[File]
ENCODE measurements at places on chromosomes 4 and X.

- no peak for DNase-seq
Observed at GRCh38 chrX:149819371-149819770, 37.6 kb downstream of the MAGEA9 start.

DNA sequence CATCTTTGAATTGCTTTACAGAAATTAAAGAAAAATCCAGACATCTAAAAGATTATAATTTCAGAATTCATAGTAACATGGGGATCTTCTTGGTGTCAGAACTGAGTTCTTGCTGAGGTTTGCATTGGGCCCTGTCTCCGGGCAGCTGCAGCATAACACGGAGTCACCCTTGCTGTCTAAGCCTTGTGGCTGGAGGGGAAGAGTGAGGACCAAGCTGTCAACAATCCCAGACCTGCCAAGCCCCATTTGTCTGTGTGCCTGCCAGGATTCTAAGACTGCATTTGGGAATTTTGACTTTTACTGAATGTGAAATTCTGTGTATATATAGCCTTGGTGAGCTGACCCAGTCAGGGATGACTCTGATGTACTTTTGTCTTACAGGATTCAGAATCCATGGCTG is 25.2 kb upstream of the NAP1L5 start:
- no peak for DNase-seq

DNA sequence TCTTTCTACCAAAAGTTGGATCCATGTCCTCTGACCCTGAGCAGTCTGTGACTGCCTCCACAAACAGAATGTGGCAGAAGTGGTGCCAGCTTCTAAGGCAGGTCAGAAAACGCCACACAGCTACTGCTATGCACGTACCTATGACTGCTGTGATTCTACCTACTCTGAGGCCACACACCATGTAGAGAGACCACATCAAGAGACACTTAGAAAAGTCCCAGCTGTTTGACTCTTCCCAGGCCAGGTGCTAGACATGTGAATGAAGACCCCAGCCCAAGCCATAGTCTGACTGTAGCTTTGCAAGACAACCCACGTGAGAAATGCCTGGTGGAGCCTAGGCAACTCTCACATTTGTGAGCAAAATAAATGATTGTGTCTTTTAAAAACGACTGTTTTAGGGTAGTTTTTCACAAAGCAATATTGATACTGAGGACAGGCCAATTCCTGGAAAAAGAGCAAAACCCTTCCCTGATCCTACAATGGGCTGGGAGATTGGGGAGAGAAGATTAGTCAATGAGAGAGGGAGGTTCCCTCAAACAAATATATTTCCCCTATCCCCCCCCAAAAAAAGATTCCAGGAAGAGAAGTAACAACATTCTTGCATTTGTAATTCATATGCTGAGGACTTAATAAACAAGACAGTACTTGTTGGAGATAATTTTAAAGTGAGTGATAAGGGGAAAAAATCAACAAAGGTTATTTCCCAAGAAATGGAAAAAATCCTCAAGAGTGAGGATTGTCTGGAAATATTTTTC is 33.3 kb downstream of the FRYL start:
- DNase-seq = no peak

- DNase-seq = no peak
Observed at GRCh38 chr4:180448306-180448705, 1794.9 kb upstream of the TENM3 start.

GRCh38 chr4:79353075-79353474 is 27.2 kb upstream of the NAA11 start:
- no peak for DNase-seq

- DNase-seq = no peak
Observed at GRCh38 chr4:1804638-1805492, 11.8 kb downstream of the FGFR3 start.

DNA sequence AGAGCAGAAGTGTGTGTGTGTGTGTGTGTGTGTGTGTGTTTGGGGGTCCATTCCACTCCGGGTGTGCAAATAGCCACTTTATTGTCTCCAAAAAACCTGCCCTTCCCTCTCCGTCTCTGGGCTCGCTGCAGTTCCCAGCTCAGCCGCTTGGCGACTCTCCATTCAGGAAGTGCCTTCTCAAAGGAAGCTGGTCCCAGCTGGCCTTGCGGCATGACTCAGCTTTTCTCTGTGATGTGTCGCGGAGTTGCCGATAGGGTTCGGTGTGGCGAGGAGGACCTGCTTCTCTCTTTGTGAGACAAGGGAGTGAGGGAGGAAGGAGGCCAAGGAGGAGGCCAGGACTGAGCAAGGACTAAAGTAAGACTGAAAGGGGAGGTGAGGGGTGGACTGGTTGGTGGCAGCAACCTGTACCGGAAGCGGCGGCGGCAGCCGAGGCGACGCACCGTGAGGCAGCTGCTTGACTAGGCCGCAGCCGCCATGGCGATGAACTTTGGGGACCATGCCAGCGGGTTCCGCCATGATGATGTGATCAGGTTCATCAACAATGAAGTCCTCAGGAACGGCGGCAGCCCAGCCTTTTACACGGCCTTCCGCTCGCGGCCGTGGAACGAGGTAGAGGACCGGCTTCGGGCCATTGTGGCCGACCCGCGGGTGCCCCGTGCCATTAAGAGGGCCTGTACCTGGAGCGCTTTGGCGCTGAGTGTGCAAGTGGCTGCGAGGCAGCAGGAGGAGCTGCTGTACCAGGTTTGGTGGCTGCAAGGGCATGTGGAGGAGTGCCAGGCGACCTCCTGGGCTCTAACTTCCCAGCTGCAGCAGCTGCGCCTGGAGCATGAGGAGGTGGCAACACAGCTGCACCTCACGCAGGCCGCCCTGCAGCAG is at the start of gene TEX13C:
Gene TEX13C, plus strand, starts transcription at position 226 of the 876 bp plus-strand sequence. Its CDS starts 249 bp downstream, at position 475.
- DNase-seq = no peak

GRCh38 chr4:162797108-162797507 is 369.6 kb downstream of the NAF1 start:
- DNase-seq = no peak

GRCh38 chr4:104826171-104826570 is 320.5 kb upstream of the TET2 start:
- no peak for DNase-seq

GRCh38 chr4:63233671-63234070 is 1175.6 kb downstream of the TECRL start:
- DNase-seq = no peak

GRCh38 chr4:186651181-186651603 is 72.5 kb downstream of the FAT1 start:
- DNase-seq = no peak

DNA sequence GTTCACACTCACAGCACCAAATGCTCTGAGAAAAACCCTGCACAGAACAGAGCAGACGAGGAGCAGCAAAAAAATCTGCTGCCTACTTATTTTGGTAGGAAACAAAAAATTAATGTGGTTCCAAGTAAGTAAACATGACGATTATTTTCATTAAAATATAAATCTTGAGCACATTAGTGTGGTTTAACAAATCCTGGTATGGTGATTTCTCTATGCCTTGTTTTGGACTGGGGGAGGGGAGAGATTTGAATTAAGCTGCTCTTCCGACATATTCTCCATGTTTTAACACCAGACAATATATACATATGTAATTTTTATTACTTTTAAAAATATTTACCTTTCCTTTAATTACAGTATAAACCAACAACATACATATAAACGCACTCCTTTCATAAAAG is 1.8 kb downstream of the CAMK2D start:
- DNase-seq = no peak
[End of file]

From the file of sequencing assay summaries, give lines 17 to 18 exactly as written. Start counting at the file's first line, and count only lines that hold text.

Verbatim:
GRCh38 chr4:162797108-162797507 is 369.6 kb downstream of the NAF1 start:
- DNase-seq = no peak